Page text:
SELEX™ methods used to generate 2′-modified aptamers are described, e.g., in U.S. Provisional Patent Application Ser. No. 60/430,761, filed Dec. 3, 2002, U.S. Provisional Patent Application Ser. No. 60/487,474, filed Jul. 15, 2003, U.S. Provisional Patent Application Ser. No. 60/517,039, filed Nov. 4, 2003, U.S. patent application Ser. No. 10/729,581, filed Dec. 3, 2003, U.S. patent application Ser. No. 10/873,856, filed Jun. 21, 2004, entitled “Method for in vitro Selection of 2′-O-Methyl Substituted Nucleic Acids”, and U.S. Provisional Patent Application Ser. No. 60/696,292, filed Jun. 30, 2005, entitled “Improved Materials and Methods for the Generation of Fully 2′-Modified Containing Nucleic Acid Transcripts”, each of which is herein incorporated by reference in its entirety.
  • [0045]
    In the disclosed method, pools of transcripts are generated using any combination of modified nucleotides in the transcription mixture, including for example, ribonucleotides (2′-OH), 2′-deoxyribonucleotides (2′-deoxy), 2′-F, and 2′-OMe nucleotides.
  • [0046]
    A transcription mixture containing 2′-OH A and G and 2′-OMe C and U is referred to as an “rRmY” mixture and aptamers selected therefrom are referred to as “rRmY” aptamers. A transcription mixture containing 2′-deoxy A and G and 2′-OMe U and C is referred to as a “dRmY” mixture and aptamers selected therefrom are referred to as “dRmY” aptamers. A transcription mixture containing 2′-OH G and 2′-OMe A, C, and U, is referred to as a “rGmH” mixture and aptamers selected therefrom are referred to as “rGmH” aptamers. A transcription mixture alternately containing 2′-OMe A, C, U and G and 2′-OMe A, U and C and 2′-F G is referred to as an “alternating mixture” and aptamers selected therefrom are referred to as “alternating mixture” aptamers. A transcription mixture containing 2′-OMe A, U, C, and G, where up to 10% of the G's are ribonucleotides is referred to as a “r/mGmH” mixture and aptamers selected therefrom are referred to as “r/mGmH” aptamers. A transcription mixture containing 2′-F G and 2′-OMe A, U, and C is referred to as a “fGmH” mixture and aptamers selected therefrom are referred to as “fGmH” aptamers. A transcription mixture containing 2′-deoxy G and 2′-OMe A, U, and C, is referred to as a “dGmH” mixture and aptamers selected therefrom are referred to as “dGmH” aptamers. A transcription mixture containing 2′-deoxy A, and 2′-OMe C, G and U is referred to as a “dAmB” mixture and aptamers selected therefrom are referred to as “dAmB” aptamers and a transcription mixture containing all 2′-OH nucleotides is referred to as a “rN” mixture and aptamers selected therefrom are referred to as “rN”, “rRrY” or “RNA” aptamers. A transcription mixture containing 2′-OH adenosine triphosphate and guanosine triphosphate and 2′-deoxy cytidine triphosphate and thymidine triphosphate is referred to as a rRdY mixture and aptamers selected therefrom are referred to as “rRdY’ aptamers. A “mRmY” aptamer is an aptamer containing only 2′-OMe nucleotides except for the starting nucleotide which is 2′-hydroxy.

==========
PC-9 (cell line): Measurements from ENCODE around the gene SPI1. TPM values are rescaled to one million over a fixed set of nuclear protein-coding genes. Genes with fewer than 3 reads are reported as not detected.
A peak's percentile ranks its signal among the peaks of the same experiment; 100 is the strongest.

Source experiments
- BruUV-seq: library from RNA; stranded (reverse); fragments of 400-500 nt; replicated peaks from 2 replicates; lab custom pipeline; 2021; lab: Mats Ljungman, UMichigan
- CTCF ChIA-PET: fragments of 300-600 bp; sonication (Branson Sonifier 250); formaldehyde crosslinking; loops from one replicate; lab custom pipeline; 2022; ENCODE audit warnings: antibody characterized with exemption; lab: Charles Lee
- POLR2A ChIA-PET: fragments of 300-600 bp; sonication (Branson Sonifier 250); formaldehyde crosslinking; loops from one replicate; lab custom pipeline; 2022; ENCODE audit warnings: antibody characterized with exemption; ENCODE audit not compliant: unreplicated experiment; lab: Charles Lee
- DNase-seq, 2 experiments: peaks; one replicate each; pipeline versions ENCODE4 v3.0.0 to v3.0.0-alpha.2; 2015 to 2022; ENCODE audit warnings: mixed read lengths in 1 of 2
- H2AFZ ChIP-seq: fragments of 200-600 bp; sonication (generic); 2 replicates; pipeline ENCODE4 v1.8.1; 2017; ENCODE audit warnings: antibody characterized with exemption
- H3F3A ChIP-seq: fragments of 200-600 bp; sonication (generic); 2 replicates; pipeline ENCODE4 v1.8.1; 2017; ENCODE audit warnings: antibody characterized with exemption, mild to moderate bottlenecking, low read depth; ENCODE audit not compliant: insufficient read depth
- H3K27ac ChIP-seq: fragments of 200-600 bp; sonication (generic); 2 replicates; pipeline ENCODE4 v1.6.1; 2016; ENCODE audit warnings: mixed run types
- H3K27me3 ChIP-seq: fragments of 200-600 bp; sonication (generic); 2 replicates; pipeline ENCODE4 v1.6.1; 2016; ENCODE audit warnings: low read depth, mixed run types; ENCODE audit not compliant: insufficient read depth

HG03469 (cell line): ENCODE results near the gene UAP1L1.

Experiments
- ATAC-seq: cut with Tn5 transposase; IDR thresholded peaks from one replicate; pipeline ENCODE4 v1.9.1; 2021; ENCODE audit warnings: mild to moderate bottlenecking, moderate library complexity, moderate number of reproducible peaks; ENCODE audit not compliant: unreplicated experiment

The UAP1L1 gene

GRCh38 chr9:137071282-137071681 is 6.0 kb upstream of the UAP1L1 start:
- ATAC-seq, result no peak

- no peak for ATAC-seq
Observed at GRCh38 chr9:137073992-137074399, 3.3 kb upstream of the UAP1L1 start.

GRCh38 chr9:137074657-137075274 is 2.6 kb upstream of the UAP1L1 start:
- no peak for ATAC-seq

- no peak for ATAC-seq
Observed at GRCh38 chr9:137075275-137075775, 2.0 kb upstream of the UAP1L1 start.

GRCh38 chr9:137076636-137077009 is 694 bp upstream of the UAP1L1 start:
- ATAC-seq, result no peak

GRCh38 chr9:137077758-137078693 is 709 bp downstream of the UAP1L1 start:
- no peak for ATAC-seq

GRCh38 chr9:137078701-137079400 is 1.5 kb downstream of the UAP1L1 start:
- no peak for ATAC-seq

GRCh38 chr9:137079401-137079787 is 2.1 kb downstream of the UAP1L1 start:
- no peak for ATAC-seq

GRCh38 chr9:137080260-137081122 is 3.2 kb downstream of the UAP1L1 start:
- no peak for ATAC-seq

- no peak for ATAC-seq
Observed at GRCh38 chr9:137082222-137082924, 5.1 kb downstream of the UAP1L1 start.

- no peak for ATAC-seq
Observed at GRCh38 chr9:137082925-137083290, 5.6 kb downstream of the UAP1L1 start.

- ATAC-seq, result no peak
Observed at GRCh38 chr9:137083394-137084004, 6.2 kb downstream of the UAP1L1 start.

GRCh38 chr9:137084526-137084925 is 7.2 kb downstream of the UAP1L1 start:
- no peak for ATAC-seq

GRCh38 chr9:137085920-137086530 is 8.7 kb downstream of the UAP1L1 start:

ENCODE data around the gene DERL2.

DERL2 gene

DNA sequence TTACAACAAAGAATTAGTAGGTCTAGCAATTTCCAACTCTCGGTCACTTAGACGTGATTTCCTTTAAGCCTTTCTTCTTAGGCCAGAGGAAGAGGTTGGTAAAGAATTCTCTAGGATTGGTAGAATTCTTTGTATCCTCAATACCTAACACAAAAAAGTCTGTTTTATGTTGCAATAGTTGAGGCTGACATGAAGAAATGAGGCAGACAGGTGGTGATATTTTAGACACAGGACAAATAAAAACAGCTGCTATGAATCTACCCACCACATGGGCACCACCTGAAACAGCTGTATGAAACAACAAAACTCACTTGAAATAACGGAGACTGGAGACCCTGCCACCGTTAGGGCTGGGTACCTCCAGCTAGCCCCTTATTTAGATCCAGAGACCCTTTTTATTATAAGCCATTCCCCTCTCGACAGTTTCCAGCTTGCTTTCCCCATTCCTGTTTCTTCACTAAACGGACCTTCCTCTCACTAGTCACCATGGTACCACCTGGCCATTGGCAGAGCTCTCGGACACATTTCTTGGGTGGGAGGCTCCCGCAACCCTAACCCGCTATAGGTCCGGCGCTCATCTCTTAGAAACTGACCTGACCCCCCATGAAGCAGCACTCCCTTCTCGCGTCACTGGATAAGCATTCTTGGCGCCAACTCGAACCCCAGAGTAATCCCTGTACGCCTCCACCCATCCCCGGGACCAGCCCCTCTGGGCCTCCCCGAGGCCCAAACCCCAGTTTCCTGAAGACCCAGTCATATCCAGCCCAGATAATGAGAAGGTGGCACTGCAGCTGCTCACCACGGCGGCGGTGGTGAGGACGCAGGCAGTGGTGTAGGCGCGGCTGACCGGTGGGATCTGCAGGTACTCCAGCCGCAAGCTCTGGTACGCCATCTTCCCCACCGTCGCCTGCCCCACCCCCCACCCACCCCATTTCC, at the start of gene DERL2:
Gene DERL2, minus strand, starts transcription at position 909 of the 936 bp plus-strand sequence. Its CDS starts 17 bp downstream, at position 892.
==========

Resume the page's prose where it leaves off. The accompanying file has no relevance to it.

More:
• [0047]
    In those instances where an RNA library is to be used as the starting library it is typically generated by synthesizing a DNA library, optionally PCR amplifying, then transcribing the DNA library in vitro using T7 RNA polymerase or modified T7 RNA polymerases, and purifying the transcribed library.
  • [0048]
    Starting with a mixture containing the starting library of nucleic acids, the SELEX™ method includes steps of: (a) contacting the mixture with the target under conditions favorable for binding; (b) partitioning unbound nucleic acids from those nucleic acids which have bound specifically to target molecules; (c) dissociating the nucleic acid-target complexes; (d) amplifying the nucleic acids dissociated from the nucleic acid-target complexes to yield a ligand-enriched mixture of nucleic acids; and (e) reiterating the steps of binding, partitioning, dissociating and amplifying through as many cycles as desired to yield highly specific, high affinity nucleic acid ligands to the target molecule. In those instances where RNA aptamers are being selected, the SELEX™ method further comprises the steps of: (i) reverse transcribing the nucleic acids dissociated from the nucleic acid-target complexes before amplification in step (d); and (ii) transcribing the amplified nucleic acids from step (d) before restarting the process.
  • [0049]
    Cycles of selection and amplification are repeated until a desired goal is achieved. In the most general case, selection/amplification is continued until no significant improvement in binding strength is achieved on repetition of the cycle.
  • [0050]
    As part of the SELEX™ process, the sequences selected to bind to the target are then optionally minimized to determine the minimal sequence having the desired binding affinity. Random or directed mutagenesis of the selected sequence and/or the minimized sequences may, optionally, be performed to increase binding affinity or alternatively to determine which positions in the sequence are essential for binding activity. For instance, “doped reselections” may be used to explore the sequence requirements within an aptamer or minimized aptamer. Doped selections are SELEX™ in vitro selection iterations carried out with a synthetic, degenerate pool that has been designed based on the aptamer sequence of interest. The level of degeneracy usually varies from 70% to 85% wild type nucleotide. Neutral mutations or in some cases sequence changes can result in improvements in affinity. The composite sequence information can be used to identify a minimal binding motif and/or aid in optimization efforts.